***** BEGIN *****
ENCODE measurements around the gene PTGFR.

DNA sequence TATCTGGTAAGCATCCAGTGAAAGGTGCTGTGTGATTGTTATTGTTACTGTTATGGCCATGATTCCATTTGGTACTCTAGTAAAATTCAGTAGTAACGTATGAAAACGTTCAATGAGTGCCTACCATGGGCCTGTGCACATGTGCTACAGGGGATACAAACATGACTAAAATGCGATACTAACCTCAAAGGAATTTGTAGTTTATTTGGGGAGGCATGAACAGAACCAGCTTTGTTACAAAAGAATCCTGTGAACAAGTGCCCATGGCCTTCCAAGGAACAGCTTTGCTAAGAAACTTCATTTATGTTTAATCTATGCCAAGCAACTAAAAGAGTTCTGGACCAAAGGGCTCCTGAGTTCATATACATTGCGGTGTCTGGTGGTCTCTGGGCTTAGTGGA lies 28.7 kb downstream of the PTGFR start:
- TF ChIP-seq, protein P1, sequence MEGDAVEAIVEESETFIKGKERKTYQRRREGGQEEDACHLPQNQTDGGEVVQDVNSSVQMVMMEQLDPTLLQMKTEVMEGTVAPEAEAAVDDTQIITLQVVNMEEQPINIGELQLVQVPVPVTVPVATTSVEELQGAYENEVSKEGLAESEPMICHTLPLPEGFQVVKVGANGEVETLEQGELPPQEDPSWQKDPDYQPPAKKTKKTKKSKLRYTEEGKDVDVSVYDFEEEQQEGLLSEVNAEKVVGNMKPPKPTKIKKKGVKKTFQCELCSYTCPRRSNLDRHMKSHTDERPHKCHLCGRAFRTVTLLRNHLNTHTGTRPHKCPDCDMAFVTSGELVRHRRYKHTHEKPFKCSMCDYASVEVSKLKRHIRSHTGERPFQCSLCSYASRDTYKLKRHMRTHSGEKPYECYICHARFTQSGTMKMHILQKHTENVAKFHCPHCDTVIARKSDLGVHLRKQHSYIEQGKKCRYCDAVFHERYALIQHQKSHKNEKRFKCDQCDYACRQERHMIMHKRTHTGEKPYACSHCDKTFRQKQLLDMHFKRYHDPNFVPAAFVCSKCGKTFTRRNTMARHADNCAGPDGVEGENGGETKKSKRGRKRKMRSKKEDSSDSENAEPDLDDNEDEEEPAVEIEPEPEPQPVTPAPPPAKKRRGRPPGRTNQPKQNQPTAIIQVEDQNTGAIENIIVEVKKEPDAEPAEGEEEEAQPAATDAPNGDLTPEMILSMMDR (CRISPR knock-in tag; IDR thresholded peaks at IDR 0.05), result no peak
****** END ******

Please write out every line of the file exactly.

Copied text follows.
ENCODE measurements around the gene PTGFR.

DNA sequence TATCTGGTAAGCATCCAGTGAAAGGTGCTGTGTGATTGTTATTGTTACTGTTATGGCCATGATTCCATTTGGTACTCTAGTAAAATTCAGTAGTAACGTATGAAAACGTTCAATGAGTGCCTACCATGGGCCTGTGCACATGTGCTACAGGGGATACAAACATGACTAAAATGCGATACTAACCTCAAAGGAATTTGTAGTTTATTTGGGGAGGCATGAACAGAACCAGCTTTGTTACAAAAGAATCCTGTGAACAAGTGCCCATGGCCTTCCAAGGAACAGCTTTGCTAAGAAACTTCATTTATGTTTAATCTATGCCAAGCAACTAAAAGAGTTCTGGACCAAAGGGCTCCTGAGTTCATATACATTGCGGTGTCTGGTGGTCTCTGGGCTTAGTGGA lies 28.7 kb downstream of the PTGFR start:
- TF ChIP-seq, protein P1, sequence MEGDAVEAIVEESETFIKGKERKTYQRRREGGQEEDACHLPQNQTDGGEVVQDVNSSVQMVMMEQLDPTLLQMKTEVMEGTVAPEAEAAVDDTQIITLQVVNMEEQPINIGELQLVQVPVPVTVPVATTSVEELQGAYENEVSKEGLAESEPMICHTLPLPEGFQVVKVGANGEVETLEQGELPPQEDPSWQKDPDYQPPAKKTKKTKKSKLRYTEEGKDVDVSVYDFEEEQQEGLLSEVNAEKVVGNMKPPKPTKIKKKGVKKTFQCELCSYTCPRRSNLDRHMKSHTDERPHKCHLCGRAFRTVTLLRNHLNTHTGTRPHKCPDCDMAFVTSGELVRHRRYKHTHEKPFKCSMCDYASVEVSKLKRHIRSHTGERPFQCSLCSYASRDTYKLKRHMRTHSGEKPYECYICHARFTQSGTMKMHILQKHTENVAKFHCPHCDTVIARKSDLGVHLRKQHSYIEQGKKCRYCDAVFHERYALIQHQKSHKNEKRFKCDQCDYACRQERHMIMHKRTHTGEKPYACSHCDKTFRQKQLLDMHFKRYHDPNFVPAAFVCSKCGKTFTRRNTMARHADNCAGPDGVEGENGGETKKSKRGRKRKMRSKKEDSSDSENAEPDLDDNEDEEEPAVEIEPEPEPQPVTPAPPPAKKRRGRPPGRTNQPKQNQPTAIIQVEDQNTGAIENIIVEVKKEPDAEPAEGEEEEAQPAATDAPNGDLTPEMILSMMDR (CRISPR knock-in tag; IDR thresholded peaks at IDR 0.05), result no peak